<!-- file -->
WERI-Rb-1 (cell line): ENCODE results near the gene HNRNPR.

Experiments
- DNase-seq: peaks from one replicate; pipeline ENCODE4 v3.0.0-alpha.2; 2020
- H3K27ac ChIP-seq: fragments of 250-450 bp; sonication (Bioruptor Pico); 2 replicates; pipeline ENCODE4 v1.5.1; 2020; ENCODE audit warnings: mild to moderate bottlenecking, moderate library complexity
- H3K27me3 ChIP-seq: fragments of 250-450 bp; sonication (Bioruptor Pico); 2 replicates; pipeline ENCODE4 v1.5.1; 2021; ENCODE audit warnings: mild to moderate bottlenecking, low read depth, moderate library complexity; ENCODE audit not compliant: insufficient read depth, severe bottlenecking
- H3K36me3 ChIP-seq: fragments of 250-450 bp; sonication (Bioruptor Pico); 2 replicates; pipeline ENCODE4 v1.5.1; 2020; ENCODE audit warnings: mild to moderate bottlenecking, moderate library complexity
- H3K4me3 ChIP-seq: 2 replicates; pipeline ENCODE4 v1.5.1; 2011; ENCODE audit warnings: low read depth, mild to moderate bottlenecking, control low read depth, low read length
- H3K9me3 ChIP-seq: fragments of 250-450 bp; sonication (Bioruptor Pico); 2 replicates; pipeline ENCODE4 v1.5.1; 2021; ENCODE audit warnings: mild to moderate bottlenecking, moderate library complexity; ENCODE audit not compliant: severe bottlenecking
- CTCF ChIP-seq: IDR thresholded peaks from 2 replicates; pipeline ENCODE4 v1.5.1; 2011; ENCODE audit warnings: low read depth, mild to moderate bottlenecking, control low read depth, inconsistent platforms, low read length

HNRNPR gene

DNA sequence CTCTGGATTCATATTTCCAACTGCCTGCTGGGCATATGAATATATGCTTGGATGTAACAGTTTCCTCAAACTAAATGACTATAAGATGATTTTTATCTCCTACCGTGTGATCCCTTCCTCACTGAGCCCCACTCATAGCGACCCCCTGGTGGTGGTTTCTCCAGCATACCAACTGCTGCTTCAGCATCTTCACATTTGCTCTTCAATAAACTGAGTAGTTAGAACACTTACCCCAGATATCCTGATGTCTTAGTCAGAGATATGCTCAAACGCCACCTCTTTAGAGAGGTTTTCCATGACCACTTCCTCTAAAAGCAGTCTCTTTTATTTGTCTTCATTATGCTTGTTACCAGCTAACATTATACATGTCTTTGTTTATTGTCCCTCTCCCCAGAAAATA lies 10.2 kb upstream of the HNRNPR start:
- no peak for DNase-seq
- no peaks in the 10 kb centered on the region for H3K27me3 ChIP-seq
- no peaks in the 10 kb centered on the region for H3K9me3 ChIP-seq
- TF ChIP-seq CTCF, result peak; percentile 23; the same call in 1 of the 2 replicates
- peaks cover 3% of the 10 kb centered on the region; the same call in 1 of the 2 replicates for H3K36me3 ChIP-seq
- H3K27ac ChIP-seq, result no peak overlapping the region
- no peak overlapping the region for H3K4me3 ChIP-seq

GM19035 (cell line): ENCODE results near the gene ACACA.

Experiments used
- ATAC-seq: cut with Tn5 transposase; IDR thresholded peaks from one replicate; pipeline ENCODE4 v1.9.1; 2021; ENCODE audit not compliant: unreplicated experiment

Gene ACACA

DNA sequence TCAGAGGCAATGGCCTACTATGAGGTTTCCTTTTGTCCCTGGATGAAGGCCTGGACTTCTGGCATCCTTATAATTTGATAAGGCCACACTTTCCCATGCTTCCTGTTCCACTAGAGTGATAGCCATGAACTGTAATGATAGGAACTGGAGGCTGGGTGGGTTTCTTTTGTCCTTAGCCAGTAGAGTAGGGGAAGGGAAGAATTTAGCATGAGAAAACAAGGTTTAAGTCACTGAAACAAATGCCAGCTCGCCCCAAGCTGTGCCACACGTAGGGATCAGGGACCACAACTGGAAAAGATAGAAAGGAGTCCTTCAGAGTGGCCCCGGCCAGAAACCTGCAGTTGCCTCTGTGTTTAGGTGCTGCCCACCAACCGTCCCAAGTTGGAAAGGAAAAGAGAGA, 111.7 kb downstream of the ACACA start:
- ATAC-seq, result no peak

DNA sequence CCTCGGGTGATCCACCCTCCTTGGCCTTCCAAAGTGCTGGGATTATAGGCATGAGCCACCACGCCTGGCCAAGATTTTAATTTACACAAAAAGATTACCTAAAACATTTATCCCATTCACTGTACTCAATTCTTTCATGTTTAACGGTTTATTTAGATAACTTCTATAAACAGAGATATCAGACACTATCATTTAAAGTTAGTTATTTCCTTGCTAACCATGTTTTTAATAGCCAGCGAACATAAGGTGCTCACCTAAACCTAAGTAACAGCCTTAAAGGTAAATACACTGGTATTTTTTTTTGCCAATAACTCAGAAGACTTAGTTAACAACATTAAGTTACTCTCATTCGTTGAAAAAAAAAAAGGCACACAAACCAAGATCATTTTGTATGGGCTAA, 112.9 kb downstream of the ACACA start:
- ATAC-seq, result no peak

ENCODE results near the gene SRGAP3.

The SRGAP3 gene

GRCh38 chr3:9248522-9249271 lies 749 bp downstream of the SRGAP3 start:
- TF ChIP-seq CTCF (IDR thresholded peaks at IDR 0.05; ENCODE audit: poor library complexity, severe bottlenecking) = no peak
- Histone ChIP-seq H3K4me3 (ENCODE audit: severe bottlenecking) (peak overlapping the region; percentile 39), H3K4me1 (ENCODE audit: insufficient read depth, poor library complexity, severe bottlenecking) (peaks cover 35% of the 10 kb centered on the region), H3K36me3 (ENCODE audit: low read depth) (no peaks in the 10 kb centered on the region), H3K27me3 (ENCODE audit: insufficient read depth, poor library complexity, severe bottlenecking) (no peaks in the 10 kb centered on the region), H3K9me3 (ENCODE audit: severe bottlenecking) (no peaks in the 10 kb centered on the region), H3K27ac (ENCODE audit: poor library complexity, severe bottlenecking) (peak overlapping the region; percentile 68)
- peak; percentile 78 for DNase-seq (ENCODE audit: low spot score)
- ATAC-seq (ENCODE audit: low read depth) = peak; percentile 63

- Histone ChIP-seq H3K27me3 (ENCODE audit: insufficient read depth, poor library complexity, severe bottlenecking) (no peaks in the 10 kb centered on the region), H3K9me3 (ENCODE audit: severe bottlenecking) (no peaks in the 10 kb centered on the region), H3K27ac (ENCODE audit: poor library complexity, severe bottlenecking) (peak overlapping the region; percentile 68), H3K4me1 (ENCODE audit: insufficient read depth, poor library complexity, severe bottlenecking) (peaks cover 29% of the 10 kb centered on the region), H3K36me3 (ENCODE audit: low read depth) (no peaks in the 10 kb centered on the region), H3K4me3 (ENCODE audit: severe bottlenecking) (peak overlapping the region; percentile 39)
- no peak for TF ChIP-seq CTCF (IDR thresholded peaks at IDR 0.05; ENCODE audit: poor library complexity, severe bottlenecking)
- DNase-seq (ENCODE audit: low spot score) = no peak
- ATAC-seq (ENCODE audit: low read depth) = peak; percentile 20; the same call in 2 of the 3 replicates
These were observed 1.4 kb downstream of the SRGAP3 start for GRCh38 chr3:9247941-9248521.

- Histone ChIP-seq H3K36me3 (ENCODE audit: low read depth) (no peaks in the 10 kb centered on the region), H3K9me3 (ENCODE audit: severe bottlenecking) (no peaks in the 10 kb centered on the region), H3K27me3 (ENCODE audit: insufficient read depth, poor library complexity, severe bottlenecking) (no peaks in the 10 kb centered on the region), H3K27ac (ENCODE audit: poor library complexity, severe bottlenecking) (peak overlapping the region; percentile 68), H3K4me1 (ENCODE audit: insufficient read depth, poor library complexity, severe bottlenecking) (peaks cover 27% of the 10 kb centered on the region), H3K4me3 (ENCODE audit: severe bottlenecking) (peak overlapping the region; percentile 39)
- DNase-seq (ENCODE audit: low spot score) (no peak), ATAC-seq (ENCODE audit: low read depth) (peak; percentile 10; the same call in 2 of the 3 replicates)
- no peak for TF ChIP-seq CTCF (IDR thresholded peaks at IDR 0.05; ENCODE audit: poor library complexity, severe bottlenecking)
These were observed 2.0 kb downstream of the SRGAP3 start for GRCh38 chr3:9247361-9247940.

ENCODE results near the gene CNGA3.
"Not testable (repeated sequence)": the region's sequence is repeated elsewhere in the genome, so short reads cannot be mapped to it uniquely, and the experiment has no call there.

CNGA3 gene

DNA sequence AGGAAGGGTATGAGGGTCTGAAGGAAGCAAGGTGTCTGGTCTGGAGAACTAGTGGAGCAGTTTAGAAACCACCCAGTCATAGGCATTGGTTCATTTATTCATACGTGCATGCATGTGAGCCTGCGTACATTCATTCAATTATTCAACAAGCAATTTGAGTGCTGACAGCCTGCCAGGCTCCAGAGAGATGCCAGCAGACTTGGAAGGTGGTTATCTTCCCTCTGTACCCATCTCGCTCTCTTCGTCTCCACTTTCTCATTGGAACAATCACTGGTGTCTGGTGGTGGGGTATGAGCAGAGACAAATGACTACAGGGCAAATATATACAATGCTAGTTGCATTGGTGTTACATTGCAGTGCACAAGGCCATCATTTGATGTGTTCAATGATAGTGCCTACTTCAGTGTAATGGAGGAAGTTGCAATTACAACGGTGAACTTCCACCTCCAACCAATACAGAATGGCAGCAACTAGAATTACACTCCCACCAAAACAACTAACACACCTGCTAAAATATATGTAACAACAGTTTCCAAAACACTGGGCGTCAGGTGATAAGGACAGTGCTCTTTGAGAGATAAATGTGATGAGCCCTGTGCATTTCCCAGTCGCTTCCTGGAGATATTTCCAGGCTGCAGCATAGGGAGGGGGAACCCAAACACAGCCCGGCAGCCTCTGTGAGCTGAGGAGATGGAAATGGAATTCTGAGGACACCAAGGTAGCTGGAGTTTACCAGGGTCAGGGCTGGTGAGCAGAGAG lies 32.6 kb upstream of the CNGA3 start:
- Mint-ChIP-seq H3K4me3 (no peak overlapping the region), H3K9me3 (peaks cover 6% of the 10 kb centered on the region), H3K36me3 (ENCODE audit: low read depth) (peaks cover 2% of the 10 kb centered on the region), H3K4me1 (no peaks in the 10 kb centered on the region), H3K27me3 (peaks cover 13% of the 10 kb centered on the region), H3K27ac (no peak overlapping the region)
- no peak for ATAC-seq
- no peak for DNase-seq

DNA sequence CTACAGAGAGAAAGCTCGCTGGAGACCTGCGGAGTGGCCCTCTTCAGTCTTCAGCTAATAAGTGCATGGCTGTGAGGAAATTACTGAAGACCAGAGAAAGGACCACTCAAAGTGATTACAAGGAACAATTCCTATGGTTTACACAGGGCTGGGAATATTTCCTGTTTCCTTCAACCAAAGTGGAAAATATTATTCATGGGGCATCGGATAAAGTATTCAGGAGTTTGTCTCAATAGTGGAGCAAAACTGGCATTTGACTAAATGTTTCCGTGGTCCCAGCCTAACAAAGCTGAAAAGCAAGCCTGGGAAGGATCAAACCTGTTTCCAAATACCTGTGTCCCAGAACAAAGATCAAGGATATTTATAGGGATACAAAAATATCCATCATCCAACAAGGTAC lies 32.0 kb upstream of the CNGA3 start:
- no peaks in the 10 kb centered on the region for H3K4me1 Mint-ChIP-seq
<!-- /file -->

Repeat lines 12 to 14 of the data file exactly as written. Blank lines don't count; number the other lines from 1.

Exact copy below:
- no peak for DNase-seq
- no peaks in the 10 kb centered on the region for H3K27me3 ChIP-seq
- no peaks in the 10 kb centered on the region for H3K9me3 ChIP-seq